The last exhibition in the Animate series in the Turku Art Museum presents again work by animation artists. Works in the Darkroom represent the very latest efforts by the Animation Crank Handle association. They are The Illustrated City by Jan Andersson, Kihi-Kuhi by Maria Björklund, Substance by Mark Ståhle and A Finnish Fable 2011 by Niina Suominen. All artists have been working with animation for more than ten years, and have also been active in related associations. Maria Björklund and Mark Ståhle are both also comic artists. The exhibition in the Darkroom was coordinated by Tatu Pohjavirta, the chairman of Animation Crank Handle, and every animation in the show has received financial support from the association. Established in 2004, Animation Crank Handle (‘Animaation apupyörä’ in Finnish) is an association dedicated to developing animation as an art form, improving the skills of animators, and providing opportunities for creating non-commercial independent animation films.
The Illustrated City (2010, 4:17 min., music and sound Anton Sundström) by Jan Andersson (b. 1973) depicts the long-term events of a universal city at a breathtaking tempo. The film won the national competition for under 30 minute films at the Tampere Film Festival. The simple stage in the film is a wall on which the history of the city flows through periods of quiet as well as violent scenes. The flow of events is overwhelming, yet it seems like a well-rehearsed choreography. The Illustrated City is a raw and poetic animation about impending doom.
Kihi-Kuhi (30 s. loop, presented for 5 min., producer Tatu Pohjavirta) by Maria Björklund (b. 1970) seeks to dissociate itself from cinematic narrativity and framing and to disrupt the conventional idea of time. On a pink background, graphic forms are seen criss-crossing in all directions. The viewer cannot take it all in at once, so every instance of viewing is different. One can allow the forms to wander around freely and let them sink into the unconscious, or one can take up the challenge to one’s powers of observation and try to race them. Breathless or relaxing – it’s your choice.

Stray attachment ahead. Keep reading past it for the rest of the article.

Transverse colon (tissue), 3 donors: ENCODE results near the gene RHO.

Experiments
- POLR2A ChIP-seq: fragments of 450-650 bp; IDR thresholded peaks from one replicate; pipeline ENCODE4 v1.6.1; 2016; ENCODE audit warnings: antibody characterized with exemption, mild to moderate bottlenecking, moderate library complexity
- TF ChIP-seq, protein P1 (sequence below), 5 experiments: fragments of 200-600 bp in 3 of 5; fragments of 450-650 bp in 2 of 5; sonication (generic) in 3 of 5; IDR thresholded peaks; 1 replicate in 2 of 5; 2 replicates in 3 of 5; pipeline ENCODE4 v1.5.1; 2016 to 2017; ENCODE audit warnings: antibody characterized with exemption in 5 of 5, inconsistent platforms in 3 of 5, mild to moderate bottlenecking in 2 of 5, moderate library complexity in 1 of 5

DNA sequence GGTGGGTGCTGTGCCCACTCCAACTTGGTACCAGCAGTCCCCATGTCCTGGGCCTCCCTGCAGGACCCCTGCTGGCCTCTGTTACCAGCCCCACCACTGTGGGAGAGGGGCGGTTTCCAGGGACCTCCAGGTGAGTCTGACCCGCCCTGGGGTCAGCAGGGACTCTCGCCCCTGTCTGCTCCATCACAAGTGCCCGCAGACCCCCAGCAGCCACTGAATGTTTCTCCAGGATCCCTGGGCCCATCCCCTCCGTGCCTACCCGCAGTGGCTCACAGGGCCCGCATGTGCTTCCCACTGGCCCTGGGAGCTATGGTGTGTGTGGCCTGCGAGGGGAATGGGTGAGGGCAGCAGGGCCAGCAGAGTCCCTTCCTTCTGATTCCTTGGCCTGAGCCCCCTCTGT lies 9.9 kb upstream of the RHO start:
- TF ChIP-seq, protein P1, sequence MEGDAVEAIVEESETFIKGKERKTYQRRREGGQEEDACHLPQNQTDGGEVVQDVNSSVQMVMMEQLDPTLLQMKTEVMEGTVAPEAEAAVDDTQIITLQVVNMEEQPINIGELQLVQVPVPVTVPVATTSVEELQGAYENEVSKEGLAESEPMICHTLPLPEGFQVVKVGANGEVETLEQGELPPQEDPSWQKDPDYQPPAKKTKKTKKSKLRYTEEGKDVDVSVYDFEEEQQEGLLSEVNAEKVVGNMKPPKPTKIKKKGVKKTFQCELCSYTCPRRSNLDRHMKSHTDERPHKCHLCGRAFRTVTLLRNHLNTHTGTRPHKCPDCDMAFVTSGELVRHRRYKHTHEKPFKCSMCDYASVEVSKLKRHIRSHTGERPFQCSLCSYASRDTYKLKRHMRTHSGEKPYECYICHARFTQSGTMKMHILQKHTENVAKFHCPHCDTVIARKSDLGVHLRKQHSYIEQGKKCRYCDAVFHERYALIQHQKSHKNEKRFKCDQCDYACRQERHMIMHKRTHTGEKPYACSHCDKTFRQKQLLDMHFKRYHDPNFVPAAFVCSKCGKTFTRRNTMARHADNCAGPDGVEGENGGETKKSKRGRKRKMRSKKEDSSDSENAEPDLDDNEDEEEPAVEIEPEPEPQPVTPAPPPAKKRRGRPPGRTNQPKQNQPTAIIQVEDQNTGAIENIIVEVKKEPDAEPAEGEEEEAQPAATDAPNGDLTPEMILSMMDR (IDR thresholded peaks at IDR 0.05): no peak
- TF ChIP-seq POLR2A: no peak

A Finnish Fable 2011 (2011, 5:35 min., music Tuomas Toiviainen) by Niina Suominen (b. 1973) was well received in the Nordic short film competition at the Nordisk Panorama festival this autumn. The experimental object animation captures the viewer’s heart immediately. An urbane male mannequin is shown enjoying Finnish nature and doing all the things Finns traditionally do at the summer cottage when Finnish nature blooms at its best. The strains of a tango waft in the air, the sauna beckons, and it’s nice to daydream lying in the grass in a meadow. Work is also an essential part of life at the summer cottage, so he washes rugs, makes firewood and repaints garden furniture. Suominen has an unerring eye for detail, and she uses animation skilfully to observe human action and create a magical atmosphere.
Substance (7:35 min, sounds Petri Mattila) by Mark Ståhle (b. 1971) starts from very similar premises as Björklund’s work, but ends up very differently. Ståhle has distilled everything that is important into a simple, but thereby all the livelier line. The body language and gestures of the figures give the viewer hints about the surrounding events, which otherwise exist in the animation only as sounds.
Animations by members of Animation Crank Handle and artist presentations on Friday, 9 December, 4pm–7pm. Free admission.
The screening in the Turku Art Museum on Friday, 9 December 2011, from 4 pm to 7 pm includes the following animations: Jan Andersson and Katja Kettu: Mangle (2011, 11 min.); Ami Lindholm: The Year I Cut My Hair (2010, 6 min.); Mark Ståhle and Tatu Pohjavirta: Animals for Animals (2011, 10 min.); Maria Björklund: Summer in Helsinki (2011, 8 min.); Animation Crank Handle / Tatu Pohjavirta: Law of Nature (2008, a series of 18 animations).
The Animate exhibition series is part of the Turku 2011 European Capital of Culture Programme. It explores the role of animation as an independent contemporary art form and as part of the visual arts. Animate is a collaboration project between the Turku Art Museum, the Pori Art Museum and the Turku University of Applied Sciences/Animation programme.